Certain ants are major indirect pests in citrus orchards. Although they do not damage the trees, they are associated to honeydew-producing insects such as soft scales, aphids, whiteflies, blackflies and Ants 1mealybugs. Natural enemies often keep these insects under control; however, ants feeding on the honeydew give them indirect protection by disturbing natural enemies. As a result numbers of these honeydew producing insects, and indirectly other pests such as armoured scales, may rise to damaging levels.

Ant management does not imply eradication of all ants. There are many different types of ants in citrus orchards. Many of them are important predators of other insects, including pests of citrus. Some of the species that could be a problem due to their association with honeydew-producing insects (e.g. the big headed ant Pheidole megacepAnts 2hala and the pugnacious ant, Anoplolepis custodiens are also beneficial preying on a variety of insects, and are valuable predators on the ground. Therefore these ants should not be destroyed but kept off the trees.

"Ants and aphids share a well-documented relationship of mutualism. Ants feed on the sugary honeydew left behind by aphids. In exchange, the ants protect the aphids from predators and parasites. In fact, honey ants will go to unusual lengths to ensure the health of the aphids in their care.

Aphids suck the sugar-rich fluids from their host plants. Because these liquids are low in nitrogen, the aphids must consume large quantities of them to gain adequate nutrition. The aphids then excrete equally large quantities of waste, called honeydew, which is high in sugar content.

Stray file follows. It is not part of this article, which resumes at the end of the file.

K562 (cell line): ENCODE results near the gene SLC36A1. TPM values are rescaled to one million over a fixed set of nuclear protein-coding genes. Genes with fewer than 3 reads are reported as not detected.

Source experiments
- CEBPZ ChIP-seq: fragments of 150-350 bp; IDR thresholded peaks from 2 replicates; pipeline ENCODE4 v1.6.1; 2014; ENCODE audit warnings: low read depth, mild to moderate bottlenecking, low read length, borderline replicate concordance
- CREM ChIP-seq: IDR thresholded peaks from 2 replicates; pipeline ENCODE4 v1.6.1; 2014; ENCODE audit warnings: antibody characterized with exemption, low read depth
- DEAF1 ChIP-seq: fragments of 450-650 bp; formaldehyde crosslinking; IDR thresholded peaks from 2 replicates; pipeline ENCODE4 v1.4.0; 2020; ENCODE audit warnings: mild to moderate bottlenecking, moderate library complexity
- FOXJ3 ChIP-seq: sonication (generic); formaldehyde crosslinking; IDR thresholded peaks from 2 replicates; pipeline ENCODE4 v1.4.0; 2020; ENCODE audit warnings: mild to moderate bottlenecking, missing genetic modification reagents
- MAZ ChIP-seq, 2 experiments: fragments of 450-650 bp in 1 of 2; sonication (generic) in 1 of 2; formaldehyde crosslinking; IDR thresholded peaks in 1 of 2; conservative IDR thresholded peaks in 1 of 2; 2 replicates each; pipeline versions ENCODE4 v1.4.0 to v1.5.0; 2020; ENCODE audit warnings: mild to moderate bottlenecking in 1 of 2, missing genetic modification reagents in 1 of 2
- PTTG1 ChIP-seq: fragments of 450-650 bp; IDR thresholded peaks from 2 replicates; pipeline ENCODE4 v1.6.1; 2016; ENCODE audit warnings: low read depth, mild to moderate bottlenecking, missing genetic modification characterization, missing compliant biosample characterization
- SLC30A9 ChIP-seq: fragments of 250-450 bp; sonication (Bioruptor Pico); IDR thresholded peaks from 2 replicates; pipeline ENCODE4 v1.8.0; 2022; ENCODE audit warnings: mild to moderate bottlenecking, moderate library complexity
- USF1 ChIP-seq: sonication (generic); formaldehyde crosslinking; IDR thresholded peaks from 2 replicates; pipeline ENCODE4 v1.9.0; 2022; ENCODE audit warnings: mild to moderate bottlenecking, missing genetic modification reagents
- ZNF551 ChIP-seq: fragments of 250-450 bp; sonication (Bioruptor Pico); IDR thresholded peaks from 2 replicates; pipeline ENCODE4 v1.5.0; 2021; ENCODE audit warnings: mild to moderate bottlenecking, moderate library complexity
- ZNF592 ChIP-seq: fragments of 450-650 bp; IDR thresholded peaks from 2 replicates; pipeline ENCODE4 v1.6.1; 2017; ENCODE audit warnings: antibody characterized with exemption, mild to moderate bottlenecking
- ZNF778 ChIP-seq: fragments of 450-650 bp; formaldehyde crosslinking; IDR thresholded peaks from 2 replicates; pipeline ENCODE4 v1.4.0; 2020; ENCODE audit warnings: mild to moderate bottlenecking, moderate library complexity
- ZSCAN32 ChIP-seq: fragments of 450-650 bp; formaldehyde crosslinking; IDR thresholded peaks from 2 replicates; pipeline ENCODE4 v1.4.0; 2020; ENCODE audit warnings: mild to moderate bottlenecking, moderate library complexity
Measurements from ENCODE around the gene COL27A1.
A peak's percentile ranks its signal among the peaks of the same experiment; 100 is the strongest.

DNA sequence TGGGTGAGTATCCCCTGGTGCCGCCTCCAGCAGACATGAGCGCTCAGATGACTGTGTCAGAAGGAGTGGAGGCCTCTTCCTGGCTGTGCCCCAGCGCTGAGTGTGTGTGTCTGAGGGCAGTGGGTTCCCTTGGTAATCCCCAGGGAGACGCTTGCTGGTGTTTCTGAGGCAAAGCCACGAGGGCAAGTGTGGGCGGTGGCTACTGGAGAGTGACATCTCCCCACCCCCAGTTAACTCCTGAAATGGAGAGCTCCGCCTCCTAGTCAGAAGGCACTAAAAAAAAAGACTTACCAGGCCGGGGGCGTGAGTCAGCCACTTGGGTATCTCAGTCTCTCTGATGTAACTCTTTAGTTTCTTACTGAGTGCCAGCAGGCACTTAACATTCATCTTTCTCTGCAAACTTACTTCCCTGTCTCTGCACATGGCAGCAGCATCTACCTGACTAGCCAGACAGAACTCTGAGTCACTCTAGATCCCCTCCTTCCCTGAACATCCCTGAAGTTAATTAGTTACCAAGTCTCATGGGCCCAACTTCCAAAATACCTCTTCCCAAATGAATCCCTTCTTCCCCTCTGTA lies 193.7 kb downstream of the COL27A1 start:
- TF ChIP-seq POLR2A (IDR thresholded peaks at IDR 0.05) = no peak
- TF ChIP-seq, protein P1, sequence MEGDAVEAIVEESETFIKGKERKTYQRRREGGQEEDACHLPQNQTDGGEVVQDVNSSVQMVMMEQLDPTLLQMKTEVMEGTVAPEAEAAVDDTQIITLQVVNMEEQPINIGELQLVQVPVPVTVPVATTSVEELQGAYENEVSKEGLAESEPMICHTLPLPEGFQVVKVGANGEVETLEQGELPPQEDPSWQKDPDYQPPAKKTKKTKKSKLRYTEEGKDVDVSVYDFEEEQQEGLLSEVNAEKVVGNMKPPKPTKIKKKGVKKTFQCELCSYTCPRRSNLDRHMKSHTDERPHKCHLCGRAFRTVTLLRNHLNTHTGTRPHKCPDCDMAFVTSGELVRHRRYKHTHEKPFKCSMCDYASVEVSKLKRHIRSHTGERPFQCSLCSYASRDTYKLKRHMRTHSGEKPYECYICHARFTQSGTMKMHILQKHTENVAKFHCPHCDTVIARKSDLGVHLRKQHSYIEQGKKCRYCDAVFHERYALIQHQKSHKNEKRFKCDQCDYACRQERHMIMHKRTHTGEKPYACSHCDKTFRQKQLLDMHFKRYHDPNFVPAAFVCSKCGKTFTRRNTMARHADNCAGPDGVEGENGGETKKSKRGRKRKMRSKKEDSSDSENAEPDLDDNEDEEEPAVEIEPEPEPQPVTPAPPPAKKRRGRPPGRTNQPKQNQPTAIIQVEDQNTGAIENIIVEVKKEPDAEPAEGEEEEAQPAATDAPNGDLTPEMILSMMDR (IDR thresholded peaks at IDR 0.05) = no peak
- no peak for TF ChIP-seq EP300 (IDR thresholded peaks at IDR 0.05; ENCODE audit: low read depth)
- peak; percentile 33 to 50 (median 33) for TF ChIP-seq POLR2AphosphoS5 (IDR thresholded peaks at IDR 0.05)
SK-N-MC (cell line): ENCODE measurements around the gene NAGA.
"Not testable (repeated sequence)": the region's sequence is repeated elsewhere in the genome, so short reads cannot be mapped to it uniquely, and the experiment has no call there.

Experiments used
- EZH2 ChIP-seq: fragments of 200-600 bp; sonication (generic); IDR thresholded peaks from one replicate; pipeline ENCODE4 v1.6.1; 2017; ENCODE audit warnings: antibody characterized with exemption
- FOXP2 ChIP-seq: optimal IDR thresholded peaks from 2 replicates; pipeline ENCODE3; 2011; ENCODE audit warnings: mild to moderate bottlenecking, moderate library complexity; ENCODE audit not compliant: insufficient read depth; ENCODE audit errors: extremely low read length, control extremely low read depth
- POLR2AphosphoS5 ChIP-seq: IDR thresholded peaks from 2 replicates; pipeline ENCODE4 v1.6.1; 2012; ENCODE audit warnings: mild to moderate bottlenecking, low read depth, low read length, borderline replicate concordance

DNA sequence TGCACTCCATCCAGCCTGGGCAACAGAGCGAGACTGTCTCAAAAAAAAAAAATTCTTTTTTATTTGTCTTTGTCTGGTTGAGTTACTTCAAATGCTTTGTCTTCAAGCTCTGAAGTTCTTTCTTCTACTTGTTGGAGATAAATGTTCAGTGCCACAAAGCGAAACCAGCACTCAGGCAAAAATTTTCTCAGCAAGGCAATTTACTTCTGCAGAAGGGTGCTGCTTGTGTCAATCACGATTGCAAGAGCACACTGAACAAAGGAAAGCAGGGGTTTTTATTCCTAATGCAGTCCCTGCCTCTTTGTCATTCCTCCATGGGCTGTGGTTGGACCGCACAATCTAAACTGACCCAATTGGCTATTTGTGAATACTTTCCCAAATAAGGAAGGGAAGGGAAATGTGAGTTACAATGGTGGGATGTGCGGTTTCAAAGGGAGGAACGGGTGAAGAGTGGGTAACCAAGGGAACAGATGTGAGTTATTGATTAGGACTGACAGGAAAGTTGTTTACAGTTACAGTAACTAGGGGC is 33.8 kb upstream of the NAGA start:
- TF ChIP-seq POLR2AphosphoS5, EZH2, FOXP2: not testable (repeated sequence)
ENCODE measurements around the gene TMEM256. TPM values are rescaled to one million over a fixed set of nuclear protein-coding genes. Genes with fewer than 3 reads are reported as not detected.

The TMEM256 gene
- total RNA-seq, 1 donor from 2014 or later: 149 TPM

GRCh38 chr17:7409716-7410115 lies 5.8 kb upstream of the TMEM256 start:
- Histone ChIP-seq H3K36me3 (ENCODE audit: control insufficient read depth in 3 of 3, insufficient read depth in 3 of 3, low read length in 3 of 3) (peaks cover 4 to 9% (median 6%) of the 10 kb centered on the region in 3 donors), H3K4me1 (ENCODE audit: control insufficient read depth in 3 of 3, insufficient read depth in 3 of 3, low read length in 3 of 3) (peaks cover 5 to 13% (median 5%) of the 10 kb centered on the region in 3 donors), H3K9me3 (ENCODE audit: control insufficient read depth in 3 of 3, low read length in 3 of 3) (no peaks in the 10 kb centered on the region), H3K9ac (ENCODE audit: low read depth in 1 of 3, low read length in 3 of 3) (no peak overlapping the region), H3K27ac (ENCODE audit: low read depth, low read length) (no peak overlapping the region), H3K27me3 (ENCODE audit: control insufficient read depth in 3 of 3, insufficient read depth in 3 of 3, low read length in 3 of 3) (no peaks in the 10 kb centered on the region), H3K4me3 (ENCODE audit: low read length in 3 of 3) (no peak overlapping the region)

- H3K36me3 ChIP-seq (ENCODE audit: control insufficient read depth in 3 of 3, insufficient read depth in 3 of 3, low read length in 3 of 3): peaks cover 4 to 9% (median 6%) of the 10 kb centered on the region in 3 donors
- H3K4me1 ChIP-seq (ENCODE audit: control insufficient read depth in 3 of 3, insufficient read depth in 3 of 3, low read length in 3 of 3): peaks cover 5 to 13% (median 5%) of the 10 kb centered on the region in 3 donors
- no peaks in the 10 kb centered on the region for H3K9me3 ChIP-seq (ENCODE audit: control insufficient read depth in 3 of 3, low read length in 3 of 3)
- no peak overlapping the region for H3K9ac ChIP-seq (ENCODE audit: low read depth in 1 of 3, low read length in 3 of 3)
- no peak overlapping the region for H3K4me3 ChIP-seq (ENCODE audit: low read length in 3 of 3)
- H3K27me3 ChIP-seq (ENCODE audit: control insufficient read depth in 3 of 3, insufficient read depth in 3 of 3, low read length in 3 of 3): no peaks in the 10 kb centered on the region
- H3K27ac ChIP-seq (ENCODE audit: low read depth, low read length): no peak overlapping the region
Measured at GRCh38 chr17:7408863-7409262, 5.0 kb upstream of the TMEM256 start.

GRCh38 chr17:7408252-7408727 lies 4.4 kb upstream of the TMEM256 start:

Where there's sugar, there's bound to be ants. Some ants are so hungry for the honeydew, they'll actually "milk" the aphids to make them excrete it. The ants use their antennae to stroke the aphids, stimulating them to release the honeydew. Some aphid species have lost the ability to poop on their own, and now depend on their caretaker ants to milk them."

Ants Milking and Farming Aphids


Aphids are the bane of gardeners, but there are a host of insects that depend on them for food. Some ants, for example, milk aphids for honeydew and then there are aphid lions, aptly named for their ravenous appetite. Empowered with close-up lenses attached to our camcorders, Karen Finch and I documented the drama of an aphid lion's life. Be forewarned, however, insect predators can be ruthless in how they kill their prey

Attack of the Aphid Lions


Ants defending aphids from ladybeetles (#103)


Alex Silber of Papaya Tree Nursery in Granada Hills California shows you how to keep ants off of your fruit trees without using pesticides. Controlling the ants allows natural predators to control common insect pests includingl aphids, mealy bugs, and scale using flagging tape and tree tanglefoot paste.

Organic Ant Control For Fruit Trees



Managing Garden Insects Begins with a Question: Friend or Foe?